© Alison Coals
At 09.43 UT today the Sun moved (astrologically) into the zodiac sign of Aquarius...and we may well be in the Age of Aquarius too, although there doesn’t seem to be a consensus on when this actually is. I think it’s safe to say we’re in the ‘dawning of the Age of Aquarius’, though!
Here in the northern hemisphere the days are starting to lengthen, now that the Midwinter Solstice has passed, and there’s a sense of hope in the air. Spring (in the northern hemisphere - apologies to southern hemisphere-based readers!) is on its way, and we may perhaps find a spring in our step too, as we look forward to this! Hope in the air – how appropriate... Aquarius is an Air sign, and the tarot card from the Major Arcana associated with it is the Star, the card of hope and optimism.
But first, what is Aquarius all about, in terms of astrology? It’s represented in the zodiac by the water carrier, but who is this figure?
There are many Aquarian myths – that of Uranus, the sky god of the Greeks who looks down from above and sees into the future, for instance. He was the first creator god in Greek mythology, married to Gaia, the Earth. His creations never met his high expectations, and he was considered to be cold and aloof. Ganymede, also from Greek myth, became the cup-bearer to the gods and was placed in the heavens as the constellation of Aquarius.
Other stories include that of Prometheus (his selfless act in stealing fire from the gods to give to humanity being the epitomy of Aquarian humanitarianism), Hercules’ cleaning of the Augean Stables (“cleaning the slate”), and Gilgamesh’s search for the Herb of Immortality (realizing that man can’t live forever).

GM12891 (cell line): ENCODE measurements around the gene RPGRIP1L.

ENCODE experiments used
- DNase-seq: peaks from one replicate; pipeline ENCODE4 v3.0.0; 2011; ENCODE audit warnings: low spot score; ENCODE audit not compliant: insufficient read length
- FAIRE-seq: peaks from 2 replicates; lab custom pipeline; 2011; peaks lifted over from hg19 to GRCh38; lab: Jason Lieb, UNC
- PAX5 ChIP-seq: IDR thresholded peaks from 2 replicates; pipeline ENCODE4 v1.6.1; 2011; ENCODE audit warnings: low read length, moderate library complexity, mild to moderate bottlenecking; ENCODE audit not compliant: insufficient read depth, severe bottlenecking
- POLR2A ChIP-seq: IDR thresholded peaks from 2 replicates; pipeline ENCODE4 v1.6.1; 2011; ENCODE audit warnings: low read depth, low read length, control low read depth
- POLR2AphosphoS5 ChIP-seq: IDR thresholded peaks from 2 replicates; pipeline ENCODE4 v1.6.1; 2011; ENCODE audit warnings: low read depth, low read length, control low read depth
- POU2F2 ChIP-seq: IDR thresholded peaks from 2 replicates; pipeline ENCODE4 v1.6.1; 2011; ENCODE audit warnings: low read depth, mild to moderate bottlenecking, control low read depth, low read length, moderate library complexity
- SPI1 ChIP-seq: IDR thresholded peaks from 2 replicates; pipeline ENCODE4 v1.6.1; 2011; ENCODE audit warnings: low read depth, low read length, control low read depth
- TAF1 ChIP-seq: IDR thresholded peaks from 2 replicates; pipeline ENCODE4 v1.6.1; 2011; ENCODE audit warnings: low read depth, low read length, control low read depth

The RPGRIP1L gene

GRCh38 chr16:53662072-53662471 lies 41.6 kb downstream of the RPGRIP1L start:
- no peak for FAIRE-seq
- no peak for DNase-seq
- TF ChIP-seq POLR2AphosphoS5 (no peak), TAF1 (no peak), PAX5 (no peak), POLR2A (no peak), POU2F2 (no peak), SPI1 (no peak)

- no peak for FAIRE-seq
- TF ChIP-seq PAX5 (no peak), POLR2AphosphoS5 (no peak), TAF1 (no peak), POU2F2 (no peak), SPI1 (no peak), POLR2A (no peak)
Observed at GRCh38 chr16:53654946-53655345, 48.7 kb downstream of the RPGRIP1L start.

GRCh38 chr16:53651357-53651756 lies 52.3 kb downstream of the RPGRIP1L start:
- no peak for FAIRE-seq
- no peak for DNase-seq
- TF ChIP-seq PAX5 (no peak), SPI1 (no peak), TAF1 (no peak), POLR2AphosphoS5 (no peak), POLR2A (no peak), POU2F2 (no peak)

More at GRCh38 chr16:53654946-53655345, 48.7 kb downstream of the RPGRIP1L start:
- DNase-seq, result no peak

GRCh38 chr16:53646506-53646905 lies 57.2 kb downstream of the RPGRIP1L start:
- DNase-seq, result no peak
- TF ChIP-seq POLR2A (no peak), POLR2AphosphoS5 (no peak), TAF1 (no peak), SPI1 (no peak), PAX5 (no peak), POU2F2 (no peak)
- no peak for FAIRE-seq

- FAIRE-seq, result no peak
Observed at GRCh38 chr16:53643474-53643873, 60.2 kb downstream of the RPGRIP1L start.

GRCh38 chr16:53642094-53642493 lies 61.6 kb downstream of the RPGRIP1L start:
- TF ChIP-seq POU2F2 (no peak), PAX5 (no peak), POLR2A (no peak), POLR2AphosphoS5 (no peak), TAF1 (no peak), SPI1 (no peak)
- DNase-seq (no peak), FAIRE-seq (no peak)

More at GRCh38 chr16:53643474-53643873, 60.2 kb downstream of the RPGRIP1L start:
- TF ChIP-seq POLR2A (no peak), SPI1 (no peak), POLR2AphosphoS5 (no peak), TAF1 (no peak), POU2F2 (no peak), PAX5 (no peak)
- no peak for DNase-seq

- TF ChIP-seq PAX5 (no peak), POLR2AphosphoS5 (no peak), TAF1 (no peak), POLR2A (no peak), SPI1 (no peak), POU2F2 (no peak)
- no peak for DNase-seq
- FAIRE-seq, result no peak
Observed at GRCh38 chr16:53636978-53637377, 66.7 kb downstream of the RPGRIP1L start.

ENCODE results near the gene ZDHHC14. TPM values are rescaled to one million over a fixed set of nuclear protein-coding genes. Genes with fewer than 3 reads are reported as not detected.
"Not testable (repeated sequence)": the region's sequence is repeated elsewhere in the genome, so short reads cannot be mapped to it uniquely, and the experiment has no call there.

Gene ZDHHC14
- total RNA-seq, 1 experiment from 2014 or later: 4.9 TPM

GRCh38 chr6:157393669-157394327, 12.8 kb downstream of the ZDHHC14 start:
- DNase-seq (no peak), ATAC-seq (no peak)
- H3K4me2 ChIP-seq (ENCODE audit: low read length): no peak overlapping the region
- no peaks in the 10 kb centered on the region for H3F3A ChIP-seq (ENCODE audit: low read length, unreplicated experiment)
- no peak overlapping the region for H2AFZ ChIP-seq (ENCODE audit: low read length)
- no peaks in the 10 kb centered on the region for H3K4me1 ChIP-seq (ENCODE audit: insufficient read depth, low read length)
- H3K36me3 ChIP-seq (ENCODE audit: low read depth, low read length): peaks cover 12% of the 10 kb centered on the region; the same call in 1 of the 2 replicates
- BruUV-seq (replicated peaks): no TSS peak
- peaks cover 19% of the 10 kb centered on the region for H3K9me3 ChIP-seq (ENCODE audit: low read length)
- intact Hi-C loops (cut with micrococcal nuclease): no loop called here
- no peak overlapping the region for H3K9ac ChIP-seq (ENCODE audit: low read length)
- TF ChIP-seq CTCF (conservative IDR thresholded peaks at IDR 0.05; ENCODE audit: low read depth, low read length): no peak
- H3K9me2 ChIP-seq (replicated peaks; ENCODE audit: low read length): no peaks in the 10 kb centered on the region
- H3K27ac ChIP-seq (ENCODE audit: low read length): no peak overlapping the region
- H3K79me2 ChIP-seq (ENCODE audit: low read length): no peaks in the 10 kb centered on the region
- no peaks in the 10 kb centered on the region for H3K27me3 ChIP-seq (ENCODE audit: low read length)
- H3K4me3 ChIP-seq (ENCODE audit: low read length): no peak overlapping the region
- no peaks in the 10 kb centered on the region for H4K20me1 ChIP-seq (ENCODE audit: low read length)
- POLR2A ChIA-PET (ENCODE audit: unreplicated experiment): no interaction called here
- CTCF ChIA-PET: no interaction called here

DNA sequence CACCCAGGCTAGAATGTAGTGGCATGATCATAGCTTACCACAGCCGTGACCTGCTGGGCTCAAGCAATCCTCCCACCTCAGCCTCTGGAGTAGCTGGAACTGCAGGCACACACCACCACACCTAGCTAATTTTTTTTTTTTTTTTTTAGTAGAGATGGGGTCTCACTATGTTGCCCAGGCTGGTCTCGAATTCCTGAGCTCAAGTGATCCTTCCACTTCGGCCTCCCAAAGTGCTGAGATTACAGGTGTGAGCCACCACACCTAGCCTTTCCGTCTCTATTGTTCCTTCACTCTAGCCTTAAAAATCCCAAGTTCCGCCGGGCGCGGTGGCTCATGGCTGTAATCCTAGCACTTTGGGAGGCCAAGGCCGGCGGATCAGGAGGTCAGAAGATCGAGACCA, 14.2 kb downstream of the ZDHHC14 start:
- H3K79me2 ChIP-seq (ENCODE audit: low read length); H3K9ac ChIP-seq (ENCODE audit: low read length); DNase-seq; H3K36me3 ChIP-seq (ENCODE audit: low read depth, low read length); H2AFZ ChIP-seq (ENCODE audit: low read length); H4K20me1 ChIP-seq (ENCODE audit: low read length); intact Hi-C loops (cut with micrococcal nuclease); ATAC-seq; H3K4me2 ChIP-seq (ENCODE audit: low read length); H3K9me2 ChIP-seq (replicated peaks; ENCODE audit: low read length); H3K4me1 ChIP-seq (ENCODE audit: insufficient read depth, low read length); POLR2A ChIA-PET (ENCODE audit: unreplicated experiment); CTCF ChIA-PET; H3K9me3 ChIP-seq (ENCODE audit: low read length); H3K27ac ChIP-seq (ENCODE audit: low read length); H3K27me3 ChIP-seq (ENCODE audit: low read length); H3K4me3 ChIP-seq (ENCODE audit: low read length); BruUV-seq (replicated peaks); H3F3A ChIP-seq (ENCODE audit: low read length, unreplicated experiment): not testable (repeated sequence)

The sign of Aquarius has two planetary rulers. It’s traditionally ruled by Saturn, emphasizing restraint, objectivity and detachment. Detachment also comes from Uranus, which became the modern ruler of Aquarius after its ‘discovery’ in 1781 in Bath (UK) by William Herschel. Uranus had been observed a number of times before this, but was usually mistaken for a star. Herschel himself originally thought it was a comet but by 1783 it was classified as a planet - the same year that the American Revolution ended with the signing of a peace treaty with the British, and only six years before the French Revolution. The Industrial Revolution had not long begun either – so it’s no wonder that Uranus has become associated with rebellion, revolution, and the reforming of society. The famous “liberté, equalité, et fraternité” of the French Revolution could sum up Uranian, and by association Aquarian, qualities.
The sign of Aquarius combines the element of air with fixed energy, making it a very ‘in your head’ sign. Despite being the carrier of water, it often seems to be out of step with emotions and can – like the sky god Uranus - seem very detached or aloof. It’s linked to original thinking, ingenuity, inventiveness, and innovation. Aquarius is a reformer and a humanitarian, and is linked to the (astrological) 11th House through its concern with community and groups, not to mention ideology. But despite that, the Aquarian could be seen as an “armchair activist”, not wanting to be in the thick of things but preferring to remain detached. On the other hand, some see “Citizen Smith” (BBC, 1977-80) as an Aquarian figure!
For the next 4 or so weeks, I’ll be exploring tarot cards that have links to Aquarius, to see how this detached revolutionary idealistic humanitarian might cast light on our understanding of the tarot.
Sharman-Caselli Tarot created by Juliet Sharman-Burke, illustrated by Giovanni Caselli, published by Connections